Community Relations

Role of the Licensed Establishment

As an alcohol server/seller, you provide your community and your customers with a very important service. By serving responsibly and refusing service when needed, you can prevent the injuries and death linked to impaired driving and underage drinking. As an owner of a business, you can set the tone and create the environment for responsible drinking.

There are more than 80,000 licensed outlets in California. About 75,000 are on- and off-sale retail outlets. These businesses provide many important services for their communities.

Nature of Neighborhood Concerns

People are interested in safe communities. Loitering, noise, drinking, drug sales and use and other crimes can be easily seen in and around some businesses. These activities adversely affect the quality of life in the area. Inside the store, sales to minors, obviously intoxicated persons and the sale of drug paraphernalia and harmful matter video tapes are perceived as adding to overall community distress.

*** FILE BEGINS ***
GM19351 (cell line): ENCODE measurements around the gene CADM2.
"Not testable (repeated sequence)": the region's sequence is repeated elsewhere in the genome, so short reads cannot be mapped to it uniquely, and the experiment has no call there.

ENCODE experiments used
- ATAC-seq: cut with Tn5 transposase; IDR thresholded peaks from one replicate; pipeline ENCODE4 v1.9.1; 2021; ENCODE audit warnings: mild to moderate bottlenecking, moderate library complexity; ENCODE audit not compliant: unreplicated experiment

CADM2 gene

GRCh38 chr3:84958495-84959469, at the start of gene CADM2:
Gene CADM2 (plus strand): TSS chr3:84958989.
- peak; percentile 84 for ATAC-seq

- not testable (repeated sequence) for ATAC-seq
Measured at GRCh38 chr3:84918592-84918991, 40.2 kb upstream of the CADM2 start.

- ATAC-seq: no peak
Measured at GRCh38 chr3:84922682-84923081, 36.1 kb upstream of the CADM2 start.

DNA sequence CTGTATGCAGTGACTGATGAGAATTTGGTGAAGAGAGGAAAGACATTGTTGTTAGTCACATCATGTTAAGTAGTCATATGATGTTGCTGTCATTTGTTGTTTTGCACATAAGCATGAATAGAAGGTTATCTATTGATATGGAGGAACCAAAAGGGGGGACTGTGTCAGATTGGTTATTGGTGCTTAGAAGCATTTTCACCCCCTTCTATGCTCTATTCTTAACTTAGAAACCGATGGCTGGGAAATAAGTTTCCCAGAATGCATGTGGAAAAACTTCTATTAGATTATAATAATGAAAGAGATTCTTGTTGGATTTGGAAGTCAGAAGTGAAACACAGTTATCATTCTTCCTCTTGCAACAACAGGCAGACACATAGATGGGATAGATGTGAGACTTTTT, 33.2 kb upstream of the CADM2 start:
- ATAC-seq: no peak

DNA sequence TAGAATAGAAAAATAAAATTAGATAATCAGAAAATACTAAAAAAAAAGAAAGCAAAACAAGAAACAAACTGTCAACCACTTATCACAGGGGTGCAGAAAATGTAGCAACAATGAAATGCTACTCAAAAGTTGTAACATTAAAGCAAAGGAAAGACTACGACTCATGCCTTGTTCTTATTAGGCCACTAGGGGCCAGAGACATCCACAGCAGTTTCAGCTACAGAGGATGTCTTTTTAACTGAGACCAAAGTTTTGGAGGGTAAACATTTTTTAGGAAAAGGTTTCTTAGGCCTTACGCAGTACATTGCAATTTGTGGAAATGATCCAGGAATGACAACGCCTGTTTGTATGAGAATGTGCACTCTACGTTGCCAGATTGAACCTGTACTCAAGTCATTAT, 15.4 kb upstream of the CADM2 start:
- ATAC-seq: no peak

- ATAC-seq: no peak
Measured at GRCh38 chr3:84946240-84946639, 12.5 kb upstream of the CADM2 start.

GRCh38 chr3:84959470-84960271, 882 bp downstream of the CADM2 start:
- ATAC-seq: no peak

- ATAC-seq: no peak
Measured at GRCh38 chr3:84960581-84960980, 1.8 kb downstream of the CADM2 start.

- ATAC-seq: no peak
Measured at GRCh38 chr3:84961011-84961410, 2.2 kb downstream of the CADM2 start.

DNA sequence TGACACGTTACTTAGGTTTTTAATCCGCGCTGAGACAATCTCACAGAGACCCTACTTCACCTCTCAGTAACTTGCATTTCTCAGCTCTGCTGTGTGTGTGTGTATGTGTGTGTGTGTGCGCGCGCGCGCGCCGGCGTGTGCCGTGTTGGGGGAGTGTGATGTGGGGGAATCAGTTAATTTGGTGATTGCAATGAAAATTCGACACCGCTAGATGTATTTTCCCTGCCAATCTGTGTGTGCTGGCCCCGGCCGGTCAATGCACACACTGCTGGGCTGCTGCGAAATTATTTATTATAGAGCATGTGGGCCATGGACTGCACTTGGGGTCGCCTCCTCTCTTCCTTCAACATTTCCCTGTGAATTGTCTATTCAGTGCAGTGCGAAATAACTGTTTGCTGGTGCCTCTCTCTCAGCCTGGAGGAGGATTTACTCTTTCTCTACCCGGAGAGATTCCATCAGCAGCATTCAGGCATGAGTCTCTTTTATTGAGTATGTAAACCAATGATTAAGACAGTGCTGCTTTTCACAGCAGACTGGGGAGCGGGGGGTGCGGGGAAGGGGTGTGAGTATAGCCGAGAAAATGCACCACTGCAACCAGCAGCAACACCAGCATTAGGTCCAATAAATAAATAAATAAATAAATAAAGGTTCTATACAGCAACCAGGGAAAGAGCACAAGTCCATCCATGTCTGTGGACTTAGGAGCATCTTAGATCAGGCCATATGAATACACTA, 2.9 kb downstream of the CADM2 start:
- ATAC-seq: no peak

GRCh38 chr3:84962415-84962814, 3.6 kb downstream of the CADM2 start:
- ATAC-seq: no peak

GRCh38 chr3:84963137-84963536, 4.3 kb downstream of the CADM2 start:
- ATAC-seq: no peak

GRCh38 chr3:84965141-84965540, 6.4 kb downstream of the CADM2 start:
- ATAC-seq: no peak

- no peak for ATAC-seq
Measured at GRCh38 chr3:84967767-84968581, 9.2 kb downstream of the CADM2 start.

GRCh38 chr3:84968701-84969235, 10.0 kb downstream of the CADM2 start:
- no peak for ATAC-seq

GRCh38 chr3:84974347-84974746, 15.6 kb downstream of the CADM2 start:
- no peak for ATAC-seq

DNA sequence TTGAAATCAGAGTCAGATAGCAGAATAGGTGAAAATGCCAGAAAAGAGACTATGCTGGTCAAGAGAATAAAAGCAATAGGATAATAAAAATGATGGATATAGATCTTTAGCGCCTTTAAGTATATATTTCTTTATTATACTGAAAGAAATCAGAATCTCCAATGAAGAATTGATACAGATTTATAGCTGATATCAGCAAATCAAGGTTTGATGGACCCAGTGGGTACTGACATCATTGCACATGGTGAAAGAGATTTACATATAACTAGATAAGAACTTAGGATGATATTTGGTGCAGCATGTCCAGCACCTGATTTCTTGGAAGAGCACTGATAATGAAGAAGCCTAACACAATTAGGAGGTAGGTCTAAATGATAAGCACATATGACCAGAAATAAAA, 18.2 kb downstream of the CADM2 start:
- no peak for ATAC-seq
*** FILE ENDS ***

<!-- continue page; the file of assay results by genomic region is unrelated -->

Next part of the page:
It is critical that you understand how your business may be perceived by the surrounding community. This understanding can lead to bona fide changes in at least some of these high-risk business practices.

What is Community Action?

A community group may be an informal gathering of neighborhood residents, a more organized neighborhood association, or a formal coalition that includes representatives from neighborhoods, schools, workplaces, government, religious, recreational, media, civic or other organizations.

Sometimes, business owners decide it is not important to work with the community. When this happens, community members may take action against the merchant to resolve the perceived outlet-related problems.

This action may include:

  • Documenting illegal acts in and around licensed outlets
  • Working with the media
  • Working with other community-based groups
  • Filing complaints with local law enforcement
  • Filing complaints with ABC
  • Picketing and boycotting
  • Advocating laws, policies and practices to reduce alcohol availability and consumption
  • Filing a civil lawsuit
  • Working together with retailers on responsible hospitality issues

Ideas for Relationship Building